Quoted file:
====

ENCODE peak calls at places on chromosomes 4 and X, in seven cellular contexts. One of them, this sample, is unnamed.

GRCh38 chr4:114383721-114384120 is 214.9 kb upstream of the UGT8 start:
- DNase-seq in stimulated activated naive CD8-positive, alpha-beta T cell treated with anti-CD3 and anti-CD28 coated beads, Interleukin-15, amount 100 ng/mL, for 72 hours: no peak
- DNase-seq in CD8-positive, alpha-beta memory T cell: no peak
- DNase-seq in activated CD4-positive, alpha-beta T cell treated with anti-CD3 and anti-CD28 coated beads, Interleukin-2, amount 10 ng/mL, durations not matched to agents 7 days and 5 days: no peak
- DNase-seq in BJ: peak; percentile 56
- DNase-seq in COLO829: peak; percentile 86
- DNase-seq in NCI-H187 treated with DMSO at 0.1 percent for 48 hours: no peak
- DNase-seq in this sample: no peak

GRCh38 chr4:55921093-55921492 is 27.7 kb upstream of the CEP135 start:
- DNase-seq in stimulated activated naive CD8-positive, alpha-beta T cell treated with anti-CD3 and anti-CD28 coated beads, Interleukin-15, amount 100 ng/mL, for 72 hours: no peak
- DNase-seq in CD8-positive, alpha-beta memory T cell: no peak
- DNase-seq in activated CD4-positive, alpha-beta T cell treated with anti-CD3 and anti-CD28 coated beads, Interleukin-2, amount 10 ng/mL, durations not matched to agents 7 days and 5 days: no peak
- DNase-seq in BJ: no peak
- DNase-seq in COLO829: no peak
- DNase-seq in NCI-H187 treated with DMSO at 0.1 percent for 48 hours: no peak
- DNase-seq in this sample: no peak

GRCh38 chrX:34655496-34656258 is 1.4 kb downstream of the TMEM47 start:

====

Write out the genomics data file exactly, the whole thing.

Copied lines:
ENCODE peak calls at places on chromosomes 4 and X, in seven cellular contexts. One of them, this sample, is unnamed.

GRCh38 chr4:114383721-114384120 is 214.9 kb upstream of the UGT8 start:
- DNase-seq in stimulated activated naive CD8-positive, alpha-beta T cell treated with anti-CD3 and anti-CD28 coated beads, Interleukin-15, amount 100 ng/mL, for 72 hours: no peak
- DNase-seq in CD8-positive, alpha-beta memory T cell: no peak
- DNase-seq in activated CD4-positive, alpha-beta T cell treated with anti-CD3 and anti-CD28 coated beads, Interleukin-2, amount 10 ng/mL, durations not matched to agents 7 days and 5 days: no peak
- DNase-seq in BJ: peak; percentile 56
- DNase-seq in COLO829: peak; percentile 86
- DNase-seq in NCI-H187 treated with DMSO at 0.1 percent for 48 hours: no peak
- DNase-seq in this sample: no peak

GRCh38 chr4:55921093-55921492 is 27.7 kb upstream of the CEP135 start:
- DNase-seq in stimulated activated naive CD8-positive, alpha-beta T cell treated with anti-CD3 and anti-CD28 coated beads, Interleukin-15, amount 100 ng/mL, for 72 hours: no peak
- DNase-seq in CD8-positive, alpha-beta memory T cell: no peak
- DNase-seq in activated CD4-positive, alpha-beta T cell treated with anti-CD3 and anti-CD28 coated beads, Interleukin-2, amount 10 ng/mL, durations not matched to agents 7 days and 5 days: no peak
- DNase-seq in BJ: no peak
- DNase-seq in COLO829: no peak
- DNase-seq in NCI-H187 treated with DMSO at 0.1 percent for 48 hours: no peak
- DNase-seq in this sample: no peak

GRCh38 chrX:34655496-34656258 is 1.4 kb downstream of the TMEM47 start: